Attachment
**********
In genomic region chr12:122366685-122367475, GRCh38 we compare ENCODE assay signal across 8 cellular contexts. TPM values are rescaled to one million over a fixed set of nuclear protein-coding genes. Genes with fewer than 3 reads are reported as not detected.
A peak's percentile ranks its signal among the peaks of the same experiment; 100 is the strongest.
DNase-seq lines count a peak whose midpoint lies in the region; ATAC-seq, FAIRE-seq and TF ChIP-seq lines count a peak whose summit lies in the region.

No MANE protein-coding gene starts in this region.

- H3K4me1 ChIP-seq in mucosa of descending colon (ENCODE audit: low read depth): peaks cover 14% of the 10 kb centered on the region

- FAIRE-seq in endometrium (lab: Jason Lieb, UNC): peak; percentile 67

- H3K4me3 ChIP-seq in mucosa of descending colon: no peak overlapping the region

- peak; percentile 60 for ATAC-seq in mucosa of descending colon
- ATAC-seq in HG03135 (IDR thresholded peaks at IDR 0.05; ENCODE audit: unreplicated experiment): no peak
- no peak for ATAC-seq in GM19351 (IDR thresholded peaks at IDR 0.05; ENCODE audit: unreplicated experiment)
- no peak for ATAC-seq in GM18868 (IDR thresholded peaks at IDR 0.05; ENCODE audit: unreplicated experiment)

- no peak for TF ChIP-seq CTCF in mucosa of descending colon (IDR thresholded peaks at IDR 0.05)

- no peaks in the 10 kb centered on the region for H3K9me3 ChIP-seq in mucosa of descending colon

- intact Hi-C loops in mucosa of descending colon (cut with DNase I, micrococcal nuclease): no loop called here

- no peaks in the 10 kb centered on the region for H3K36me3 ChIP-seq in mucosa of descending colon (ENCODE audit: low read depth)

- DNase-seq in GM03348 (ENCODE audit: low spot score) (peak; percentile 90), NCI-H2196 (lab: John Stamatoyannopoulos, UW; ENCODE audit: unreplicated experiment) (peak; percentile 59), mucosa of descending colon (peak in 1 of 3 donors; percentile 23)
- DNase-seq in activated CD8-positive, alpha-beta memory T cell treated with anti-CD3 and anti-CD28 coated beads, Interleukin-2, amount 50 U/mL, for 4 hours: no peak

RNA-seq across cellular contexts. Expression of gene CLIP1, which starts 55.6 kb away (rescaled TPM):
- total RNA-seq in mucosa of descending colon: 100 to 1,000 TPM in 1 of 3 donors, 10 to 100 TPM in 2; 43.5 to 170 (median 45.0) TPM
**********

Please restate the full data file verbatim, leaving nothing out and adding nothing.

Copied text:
In genomic region chr12:122366685-122367475, GRCh38 we compare ENCODE assay signal across 8 cellular contexts. TPM values are rescaled to one million over a fixed set of nuclear protein-coding genes. Genes with fewer than 3 reads are reported as not detected.
A peak's percentile ranks its signal among the peaks of the same experiment; 100 is the strongest.
DNase-seq lines count a peak whose midpoint lies in the region; ATAC-seq, FAIRE-seq and TF ChIP-seq lines count a peak whose summit lies in the region.

No MANE protein-coding gene starts in this region.

- H3K4me1 ChIP-seq in mucosa of descending colon (ENCODE audit: low read depth): peaks cover 14% of the 10 kb centered on the region

- FAIRE-seq in endometrium (lab: Jason Lieb, UNC): peak; percentile 67

- H3K4me3 ChIP-seq in mucosa of descending colon: no peak overlapping the region

- peak; percentile 60 for ATAC-seq in mucosa of descending colon
- ATAC-seq in HG03135 (IDR thresholded peaks at IDR 0.05; ENCODE audit: unreplicated experiment): no peak
- no peak for ATAC-seq in GM19351 (IDR thresholded peaks at IDR 0.05; ENCODE audit: unreplicated experiment)
- no peak for ATAC-seq in GM18868 (IDR thresholded peaks at IDR 0.05; ENCODE audit: unreplicated experiment)

- no peak for TF ChIP-seq CTCF in mucosa of descending colon (IDR thresholded peaks at IDR 0.05)

- no peaks in the 10 kb centered on the region for H3K9me3 ChIP-seq in mucosa of descending colon

- intact Hi-C loops in mucosa of descending colon (cut with DNase I, micrococcal nuclease): no loop called here

- no peaks in the 10 kb centered on the region for H3K36me3 ChIP-seq in mucosa of descending colon (ENCODE audit: low read depth)

- DNase-seq in GM03348 (ENCODE audit: low spot score) (peak; percentile 90), NCI-H2196 (lab: John Stamatoyannopoulos, UW; ENCODE audit: unreplicated experiment) (peak; percentile 59), mucosa of descending colon (peak in 1 of 3 donors; percentile 23)
- DNase-seq in activated CD8-positive, alpha-beta memory T cell treated with anti-CD3 and anti-CD28 coated beads, Interleukin-2, amount 50 U/mL, for 4 hours: no peak

RNA-seq across cellular contexts. Expression of gene CLIP1, which starts 55.6 kb away (rescaled TPM):
- total RNA-seq in mucosa of descending colon: 100 to 1,000 TPM in 1 of 3 donors, 10 to 100 TPM in 2; 43.5 to 170 (median 45.0) TPM